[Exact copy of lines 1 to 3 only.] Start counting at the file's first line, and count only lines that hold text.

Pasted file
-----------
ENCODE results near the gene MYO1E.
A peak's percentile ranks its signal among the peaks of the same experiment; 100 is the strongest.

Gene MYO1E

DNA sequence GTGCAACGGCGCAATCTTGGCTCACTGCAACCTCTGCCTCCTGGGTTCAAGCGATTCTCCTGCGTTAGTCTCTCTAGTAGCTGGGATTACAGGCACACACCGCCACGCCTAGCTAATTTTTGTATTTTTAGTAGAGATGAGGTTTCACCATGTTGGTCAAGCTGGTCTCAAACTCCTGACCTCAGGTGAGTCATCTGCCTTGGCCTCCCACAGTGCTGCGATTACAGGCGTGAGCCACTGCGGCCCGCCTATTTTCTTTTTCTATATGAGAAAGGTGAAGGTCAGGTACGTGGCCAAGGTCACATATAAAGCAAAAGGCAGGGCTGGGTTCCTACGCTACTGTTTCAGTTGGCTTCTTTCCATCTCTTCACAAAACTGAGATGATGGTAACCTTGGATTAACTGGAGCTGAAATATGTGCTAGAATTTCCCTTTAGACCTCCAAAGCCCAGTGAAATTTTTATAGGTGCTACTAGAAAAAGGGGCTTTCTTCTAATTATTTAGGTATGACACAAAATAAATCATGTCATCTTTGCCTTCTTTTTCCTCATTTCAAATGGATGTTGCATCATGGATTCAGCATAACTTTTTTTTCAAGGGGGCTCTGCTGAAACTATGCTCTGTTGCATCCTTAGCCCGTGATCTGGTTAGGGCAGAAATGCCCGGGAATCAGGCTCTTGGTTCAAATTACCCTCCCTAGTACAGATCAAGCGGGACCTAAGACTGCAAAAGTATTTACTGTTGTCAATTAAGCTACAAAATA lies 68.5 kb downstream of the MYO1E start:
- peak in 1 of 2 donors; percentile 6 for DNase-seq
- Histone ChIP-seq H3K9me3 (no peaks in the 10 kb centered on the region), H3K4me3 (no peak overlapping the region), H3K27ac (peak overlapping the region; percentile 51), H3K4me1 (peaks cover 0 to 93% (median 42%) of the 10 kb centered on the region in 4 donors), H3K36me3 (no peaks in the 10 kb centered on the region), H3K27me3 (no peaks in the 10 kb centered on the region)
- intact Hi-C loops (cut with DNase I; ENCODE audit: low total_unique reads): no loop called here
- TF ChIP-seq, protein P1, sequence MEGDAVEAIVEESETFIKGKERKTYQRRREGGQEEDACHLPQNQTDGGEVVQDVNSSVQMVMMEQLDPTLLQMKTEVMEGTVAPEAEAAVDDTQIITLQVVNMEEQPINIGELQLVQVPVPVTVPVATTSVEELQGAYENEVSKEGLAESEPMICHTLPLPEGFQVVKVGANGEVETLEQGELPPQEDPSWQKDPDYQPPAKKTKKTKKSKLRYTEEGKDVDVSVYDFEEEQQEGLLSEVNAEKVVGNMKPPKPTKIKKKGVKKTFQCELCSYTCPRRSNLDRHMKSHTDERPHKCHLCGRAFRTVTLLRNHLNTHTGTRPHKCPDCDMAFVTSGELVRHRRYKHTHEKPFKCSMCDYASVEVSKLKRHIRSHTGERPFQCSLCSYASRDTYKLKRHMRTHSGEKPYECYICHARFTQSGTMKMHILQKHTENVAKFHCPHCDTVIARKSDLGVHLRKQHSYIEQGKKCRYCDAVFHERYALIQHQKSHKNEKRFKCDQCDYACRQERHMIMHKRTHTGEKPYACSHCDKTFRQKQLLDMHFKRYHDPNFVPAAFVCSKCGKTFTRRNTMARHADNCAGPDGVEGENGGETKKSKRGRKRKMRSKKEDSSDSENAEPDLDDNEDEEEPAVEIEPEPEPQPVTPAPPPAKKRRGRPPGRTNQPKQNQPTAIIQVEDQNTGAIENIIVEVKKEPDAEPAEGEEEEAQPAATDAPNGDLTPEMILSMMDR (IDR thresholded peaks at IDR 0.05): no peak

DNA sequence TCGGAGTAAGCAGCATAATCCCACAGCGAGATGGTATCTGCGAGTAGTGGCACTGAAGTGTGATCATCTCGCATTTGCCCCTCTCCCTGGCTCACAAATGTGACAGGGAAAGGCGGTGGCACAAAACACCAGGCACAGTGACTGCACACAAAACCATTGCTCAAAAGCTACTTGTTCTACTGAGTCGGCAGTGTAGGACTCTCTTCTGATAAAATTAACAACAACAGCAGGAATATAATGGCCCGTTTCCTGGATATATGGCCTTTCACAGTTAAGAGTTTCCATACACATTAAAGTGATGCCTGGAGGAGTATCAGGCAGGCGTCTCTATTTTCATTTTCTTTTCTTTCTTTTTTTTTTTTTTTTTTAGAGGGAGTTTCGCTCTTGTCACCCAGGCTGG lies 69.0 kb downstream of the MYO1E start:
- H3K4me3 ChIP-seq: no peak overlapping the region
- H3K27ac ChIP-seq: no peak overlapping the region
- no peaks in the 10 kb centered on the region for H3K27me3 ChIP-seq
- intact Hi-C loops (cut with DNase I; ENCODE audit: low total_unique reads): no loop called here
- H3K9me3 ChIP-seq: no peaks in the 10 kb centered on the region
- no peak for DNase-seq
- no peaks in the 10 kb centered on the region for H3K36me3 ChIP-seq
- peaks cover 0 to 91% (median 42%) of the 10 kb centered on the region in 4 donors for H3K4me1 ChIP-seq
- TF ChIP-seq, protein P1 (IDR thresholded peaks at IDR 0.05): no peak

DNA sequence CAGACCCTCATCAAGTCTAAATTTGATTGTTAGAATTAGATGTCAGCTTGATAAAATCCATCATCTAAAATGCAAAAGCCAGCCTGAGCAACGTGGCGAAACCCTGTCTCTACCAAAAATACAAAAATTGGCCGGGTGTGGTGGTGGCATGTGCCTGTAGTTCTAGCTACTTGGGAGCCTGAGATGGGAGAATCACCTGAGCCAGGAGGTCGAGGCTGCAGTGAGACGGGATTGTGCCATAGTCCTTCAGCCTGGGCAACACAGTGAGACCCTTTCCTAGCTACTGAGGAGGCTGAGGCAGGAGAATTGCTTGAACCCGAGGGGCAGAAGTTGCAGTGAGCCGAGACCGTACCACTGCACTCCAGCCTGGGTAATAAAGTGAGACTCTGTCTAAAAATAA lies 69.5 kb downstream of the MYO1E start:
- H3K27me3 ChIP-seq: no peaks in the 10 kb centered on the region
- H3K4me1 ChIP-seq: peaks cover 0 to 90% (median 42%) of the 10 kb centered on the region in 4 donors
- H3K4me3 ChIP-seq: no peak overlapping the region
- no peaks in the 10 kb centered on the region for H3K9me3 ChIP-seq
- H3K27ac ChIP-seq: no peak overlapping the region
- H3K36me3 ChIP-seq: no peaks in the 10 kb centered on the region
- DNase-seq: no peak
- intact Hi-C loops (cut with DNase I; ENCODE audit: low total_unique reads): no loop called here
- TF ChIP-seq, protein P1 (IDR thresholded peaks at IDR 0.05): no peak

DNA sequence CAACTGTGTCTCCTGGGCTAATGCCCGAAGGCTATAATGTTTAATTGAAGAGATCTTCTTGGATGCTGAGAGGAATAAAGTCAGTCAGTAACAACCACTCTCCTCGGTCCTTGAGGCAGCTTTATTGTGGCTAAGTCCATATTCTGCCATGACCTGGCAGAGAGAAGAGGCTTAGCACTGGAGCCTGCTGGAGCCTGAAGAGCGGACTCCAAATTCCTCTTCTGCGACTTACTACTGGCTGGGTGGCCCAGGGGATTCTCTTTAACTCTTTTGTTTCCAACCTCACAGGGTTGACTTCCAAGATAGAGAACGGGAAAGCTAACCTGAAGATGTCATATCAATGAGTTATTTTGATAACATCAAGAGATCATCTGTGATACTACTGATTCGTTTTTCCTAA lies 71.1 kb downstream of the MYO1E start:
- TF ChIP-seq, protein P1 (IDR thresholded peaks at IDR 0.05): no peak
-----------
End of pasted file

ENCODE results near the gene MYO1E.
A peak's percentile ranks its signal among the peaks of the same experiment; 100 is the strongest.

Gene MYO1E